by Mayukh Sen
Internet Monitor

This is Zone Nine: The Continued Imprisonment of Six Ethiopian Bloggers

There’s a prison, hidden in the suburbs of Addis Ababa, named Kality. Home to many of Ethiopia’s political prisoners, the prison is divided into eight zones. The last of these zones, Zone Eight, is home to detained journalists, human rights activists, and dissidents.Free Zone 9 Bloggers banner. Original design by Hugh D'Andrade, remixed by Hisham Almiraat.

To some Ethiopian citizens, there is a Ninth Zone – a Zone dedicated to the “proverbial prison in which all Ethiopians live”. In 2012, a group of passionate Ethiopian bloggers launched Zone Nine, a blogging collective that, in its own words, “blogs because it cares”. Zone Nine prides itself on providing a counter to the opinions, voices, and attitudes that dominate Ethiopia’s press.

In April 2014, six of Zone Nine’s bloggers – along with three print journalists suspected of associating with the group – were arrested on the grounds that they were covertly receiving money from foreign human rights organizations to incite violence through social media.

63 days have passed since their detention. The bloggers have appeared in court continually over the past few months while being detained in Addis Ababa’s Maekelawi detention center. No formal charges have been leveled against them as of yet. That said, activists fear that these bloggers and journalists will suffer the same fate that befell Eskinder Nega and Reeyot Alemu, two journalists imprisoned and charged with terrorism (a crime that carries heavy fines and a lengthy prison term) in 2011.

The collective has blogged about numerous political issues affecting the Ethiopian populace, hoping to bolster civic discourse in service of social change. In the wake of Prime Minister Meles Zenawi’s death, for example, Zone Nine penned scathing critiques of Zenawi’s proclaimed economic development achievements, casting doubt on his legacies. They also partnered with Global Voices to launch Global Voices in Amharic in 2012, hoping to make international news accessible to local readers.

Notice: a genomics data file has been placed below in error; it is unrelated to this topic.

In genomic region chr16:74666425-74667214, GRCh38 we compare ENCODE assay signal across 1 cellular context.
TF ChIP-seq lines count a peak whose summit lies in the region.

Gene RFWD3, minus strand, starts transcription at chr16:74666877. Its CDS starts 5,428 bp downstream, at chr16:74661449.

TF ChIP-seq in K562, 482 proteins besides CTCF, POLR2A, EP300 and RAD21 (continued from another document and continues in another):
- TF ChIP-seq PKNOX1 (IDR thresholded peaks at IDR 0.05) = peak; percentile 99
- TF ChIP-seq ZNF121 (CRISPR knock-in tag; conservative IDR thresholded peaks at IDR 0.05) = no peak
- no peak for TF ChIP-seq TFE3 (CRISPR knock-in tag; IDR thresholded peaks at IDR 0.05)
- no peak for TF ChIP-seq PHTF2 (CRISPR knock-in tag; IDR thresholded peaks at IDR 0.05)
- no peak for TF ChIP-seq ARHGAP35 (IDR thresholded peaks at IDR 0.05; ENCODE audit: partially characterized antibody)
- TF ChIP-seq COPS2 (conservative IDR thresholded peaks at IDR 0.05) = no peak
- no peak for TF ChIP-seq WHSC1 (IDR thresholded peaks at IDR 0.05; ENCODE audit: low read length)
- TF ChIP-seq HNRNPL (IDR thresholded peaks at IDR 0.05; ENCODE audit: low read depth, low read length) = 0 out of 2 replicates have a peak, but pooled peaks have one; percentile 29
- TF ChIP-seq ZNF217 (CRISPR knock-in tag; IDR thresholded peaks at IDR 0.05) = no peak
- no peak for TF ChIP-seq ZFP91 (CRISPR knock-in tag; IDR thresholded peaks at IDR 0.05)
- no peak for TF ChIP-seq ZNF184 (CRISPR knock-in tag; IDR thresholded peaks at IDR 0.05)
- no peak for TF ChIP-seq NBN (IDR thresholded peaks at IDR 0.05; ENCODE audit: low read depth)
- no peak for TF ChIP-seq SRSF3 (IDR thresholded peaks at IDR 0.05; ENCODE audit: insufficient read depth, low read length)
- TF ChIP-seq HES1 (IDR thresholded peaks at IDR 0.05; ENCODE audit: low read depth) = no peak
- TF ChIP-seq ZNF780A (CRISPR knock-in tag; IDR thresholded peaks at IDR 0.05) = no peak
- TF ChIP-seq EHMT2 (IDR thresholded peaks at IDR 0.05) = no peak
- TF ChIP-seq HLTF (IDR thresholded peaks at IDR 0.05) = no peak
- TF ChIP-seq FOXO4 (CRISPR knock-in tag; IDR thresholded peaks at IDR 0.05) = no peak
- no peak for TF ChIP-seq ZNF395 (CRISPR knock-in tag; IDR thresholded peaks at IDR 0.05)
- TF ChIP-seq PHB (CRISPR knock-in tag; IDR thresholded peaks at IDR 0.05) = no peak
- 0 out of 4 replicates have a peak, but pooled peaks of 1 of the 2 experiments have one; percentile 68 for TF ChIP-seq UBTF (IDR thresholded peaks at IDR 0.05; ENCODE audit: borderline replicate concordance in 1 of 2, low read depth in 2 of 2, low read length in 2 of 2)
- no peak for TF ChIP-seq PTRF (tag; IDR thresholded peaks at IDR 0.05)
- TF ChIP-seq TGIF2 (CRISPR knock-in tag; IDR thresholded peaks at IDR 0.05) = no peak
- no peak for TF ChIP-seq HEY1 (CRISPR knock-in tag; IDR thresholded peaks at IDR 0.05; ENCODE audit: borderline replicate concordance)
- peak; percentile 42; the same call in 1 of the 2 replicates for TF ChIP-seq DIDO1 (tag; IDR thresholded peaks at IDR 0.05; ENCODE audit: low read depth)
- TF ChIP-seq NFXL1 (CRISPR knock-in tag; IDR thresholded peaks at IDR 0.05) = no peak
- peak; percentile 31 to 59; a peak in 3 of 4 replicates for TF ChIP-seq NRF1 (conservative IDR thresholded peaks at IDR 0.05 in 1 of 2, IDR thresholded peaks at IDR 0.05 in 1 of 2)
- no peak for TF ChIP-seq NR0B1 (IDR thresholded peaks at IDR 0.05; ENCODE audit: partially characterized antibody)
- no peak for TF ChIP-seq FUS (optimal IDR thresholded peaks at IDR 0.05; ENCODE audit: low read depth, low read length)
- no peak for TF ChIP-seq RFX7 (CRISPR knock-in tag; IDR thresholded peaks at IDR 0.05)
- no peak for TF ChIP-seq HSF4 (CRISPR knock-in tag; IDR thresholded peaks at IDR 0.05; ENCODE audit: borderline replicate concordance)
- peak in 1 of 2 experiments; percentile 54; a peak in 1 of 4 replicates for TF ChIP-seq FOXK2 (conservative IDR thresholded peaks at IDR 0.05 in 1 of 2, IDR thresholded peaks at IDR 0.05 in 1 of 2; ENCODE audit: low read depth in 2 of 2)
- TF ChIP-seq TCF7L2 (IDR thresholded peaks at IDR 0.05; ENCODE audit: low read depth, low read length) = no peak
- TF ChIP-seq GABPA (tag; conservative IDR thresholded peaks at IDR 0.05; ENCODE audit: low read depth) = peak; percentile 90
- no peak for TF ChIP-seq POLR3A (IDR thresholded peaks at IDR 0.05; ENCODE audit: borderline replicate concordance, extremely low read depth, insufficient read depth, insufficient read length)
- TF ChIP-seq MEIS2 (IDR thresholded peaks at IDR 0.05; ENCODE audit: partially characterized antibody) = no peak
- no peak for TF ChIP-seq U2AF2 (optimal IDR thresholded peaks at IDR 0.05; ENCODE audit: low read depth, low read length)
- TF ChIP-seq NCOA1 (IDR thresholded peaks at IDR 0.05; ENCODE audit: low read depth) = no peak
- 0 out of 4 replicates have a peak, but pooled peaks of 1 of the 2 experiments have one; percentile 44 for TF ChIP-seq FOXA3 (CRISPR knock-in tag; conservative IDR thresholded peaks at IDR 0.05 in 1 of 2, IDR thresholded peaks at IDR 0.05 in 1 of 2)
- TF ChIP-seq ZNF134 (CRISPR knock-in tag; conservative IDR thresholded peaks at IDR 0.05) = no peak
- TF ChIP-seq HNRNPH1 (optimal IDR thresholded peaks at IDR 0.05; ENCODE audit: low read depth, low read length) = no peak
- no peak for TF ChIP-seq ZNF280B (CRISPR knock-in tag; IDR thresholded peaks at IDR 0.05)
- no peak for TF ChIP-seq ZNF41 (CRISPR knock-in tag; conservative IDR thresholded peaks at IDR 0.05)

Since its inception, Zone Nine has amassed a passionate readership within the country. According to its own bloggers, Zone Nine’s stories have occasionally been picked up by wider-known publications within the country, signaling wider support for the messages it has broadcasted. Outside of Ethiopia, the detention of the Zone Nine bloggers has ignited public furor. Global Voices launched a #FreeZone9Bloggers hashtagging campaign and organized a FreeZone9Bloggers Tweetathon on May 14, while UN High Commissioner Navi Pillay criticized Ethiopia’s increasing frequency of charges against journalists on the grounds of terrorism.

– gerardvanmourik @endalk2006 @Eshete #zone9bloggers will overcome someday! #change will visit #ethiopia and no one will be able to stop her

— twsgy™ (@twsgy) June 10, 2014

@natnaelteklu this sums up why #Zone9Bloggers or any concerned citizen is jailed in #Ethiopia, #FreeZone9Bloggers

— Fitsum Tilahun (@fitse_t) June 10, 2014

Slowly losing track of # of days #Zone9Bloggers jailed, but not losing track of them. 1 is a numerical issue, the other is a human issue.

— Maaza Mengiste (@MaazaMengiste) June 7, 2014

The arrests arrive in the context of what some activists fear is a growingly repressive media milieu in Ethiopia. For years, journalists – on and offline – have been susceptible to governmental terrorism charges. The Committee to Protect Journalists has claimed that more journalists have fled Ethiopia since May 2013 than in anywhere else in the world. An ambiguously-worded anti-terrorism law, mobilized in 2009, gave the Ethiopian government the power to act against any form of political dissent so long as it is deemed “supportive of armed opposition activity”. The passage of this law has led to the arrest and detention of scores of journalists.

Recently, this fight against journalists has moved online, with Ethiopian governmental officials moving to counteract online criticism of their efforts by training blogging recruits to attack any online criticism of the administration (a practice known as astroturfing). The government has trained over 230 bloggers since May, teaching them how to post comments that sing the praises of the regime on social media—a particularly interesting move, given that less than 2% of Ethiopia’s population has Internet access.